First responders honored with fireworks show

Banner thanking first responders. / Jessica Fairly

Albany officials made it a point to recognize local first responders for their service to the community.

This September 11th will mark the 10th year anniversary for the World Trade Center attacks where hundreds of first responders died while working in the aftermath. Monday's 4th of July fireworks show was dedicated to those who arrive first and serve.

The theme of red, white and blue signifies valor, purity, and justice. First responders said they carry these values in their hearts as they put their lives on the line. Event organizers wanted to bring attention to their deeds.

"We thought what a great way to remember what happened in 911 and still have a nice tribute to our local responders who keep us safe and secure here in our community," said Albany Recreation and Parks Department Special Events Coordinator Kristin Caso.

With a banner in place and first responder vehicles lined up, event organizers said they hoped citizens would come out and say thank you to the men in uniform for their hard work. Law officials who were honored said it's good to know that their work is not taken for granted.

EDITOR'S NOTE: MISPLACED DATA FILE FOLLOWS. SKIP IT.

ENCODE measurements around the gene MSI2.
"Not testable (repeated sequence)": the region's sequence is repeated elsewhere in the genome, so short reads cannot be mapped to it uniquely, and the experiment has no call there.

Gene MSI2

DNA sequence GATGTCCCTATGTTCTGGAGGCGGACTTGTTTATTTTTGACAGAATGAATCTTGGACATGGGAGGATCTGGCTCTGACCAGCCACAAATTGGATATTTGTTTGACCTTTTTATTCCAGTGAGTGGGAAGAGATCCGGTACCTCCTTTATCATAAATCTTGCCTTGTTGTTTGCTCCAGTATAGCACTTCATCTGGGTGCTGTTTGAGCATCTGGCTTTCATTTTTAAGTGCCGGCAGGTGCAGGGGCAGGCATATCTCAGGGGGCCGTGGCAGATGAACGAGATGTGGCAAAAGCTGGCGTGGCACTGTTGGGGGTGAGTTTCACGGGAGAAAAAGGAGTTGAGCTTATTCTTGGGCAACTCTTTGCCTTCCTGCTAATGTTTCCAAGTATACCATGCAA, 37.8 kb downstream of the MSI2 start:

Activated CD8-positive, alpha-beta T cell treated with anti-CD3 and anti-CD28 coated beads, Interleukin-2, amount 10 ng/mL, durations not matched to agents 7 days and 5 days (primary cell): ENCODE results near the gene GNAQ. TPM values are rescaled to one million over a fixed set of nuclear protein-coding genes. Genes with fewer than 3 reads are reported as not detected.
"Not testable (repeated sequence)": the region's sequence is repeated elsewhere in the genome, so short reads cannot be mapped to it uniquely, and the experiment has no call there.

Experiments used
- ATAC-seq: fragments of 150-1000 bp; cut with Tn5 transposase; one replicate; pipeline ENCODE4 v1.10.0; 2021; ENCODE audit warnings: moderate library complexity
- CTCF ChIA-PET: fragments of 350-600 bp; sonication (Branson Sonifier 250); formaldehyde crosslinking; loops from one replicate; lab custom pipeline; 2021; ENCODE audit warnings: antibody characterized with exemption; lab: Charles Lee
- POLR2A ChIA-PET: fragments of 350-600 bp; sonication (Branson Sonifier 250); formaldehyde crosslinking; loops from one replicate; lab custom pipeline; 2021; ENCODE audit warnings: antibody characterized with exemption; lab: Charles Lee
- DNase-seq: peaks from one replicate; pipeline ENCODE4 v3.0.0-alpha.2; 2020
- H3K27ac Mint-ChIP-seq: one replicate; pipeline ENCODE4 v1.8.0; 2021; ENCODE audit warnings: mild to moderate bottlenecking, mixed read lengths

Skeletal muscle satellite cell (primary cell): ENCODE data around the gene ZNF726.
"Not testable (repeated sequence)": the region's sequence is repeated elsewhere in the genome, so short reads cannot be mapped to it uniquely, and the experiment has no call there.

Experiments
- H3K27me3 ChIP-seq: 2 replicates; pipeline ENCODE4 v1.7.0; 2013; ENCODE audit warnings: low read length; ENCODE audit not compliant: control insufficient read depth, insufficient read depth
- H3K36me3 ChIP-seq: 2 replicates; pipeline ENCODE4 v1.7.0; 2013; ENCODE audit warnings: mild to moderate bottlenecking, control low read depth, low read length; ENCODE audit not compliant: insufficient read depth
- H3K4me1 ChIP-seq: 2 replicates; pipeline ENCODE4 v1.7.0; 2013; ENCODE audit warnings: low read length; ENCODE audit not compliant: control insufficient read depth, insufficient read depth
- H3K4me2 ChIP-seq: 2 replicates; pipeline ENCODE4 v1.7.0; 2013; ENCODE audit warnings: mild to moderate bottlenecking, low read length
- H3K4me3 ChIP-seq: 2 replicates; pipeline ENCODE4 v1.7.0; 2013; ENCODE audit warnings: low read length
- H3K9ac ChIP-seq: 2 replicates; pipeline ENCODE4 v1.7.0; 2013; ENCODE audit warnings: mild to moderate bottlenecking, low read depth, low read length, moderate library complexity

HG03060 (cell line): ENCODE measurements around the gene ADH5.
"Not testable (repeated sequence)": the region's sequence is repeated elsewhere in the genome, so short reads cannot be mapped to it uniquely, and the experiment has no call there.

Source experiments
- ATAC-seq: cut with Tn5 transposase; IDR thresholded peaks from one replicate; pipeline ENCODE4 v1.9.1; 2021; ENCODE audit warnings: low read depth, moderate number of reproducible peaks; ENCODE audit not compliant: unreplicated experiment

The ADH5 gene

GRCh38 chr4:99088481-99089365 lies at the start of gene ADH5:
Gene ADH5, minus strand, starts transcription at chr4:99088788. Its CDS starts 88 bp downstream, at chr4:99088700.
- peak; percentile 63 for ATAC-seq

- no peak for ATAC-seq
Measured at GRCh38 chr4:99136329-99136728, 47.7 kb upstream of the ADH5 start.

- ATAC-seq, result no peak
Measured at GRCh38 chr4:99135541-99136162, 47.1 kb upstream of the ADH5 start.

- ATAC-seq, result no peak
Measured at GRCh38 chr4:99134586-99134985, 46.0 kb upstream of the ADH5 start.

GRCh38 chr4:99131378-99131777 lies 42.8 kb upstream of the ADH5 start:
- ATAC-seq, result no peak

"We really appreciate any honor that comes our way and I'm sure that if you asked anyone that's working today that they'll just tell you that we're just doing our job," said Albany Fire Department Captain Kenny Loudenbarger.

It's a job that most can't imagine.

"We run into burning buildings when everyone else is trying to run out. So we know the sacrifice and it something we do proudly," said Albany Fire Department AOE Diver Eric Graham.

First responders said it was about time they got their due.

"A while back many people didn't recognize first responders but now they are respecting them and acknowledging them," said Albany Police Department Corporal Shawn Bell.

Officials acknowledged the law enforcement by recognizing the long hours they put in, the family time they miss and the possibility of losing their lives while on the job. Although many know the risks, they take on a positive outlook.

"There's always a bright side. I mean our job is dangerous but it's not that that makes me want to do this job. It's the satisfaction that I know that I can be there to help somebody else," said Albany Fire Department Relief Driver Jason Hancock.

The law entities celebrated during the festivities included every organization from 911 service providers to the Dougherty County Police. Organizers said it was a good time to show and tell them how much they are appreciated.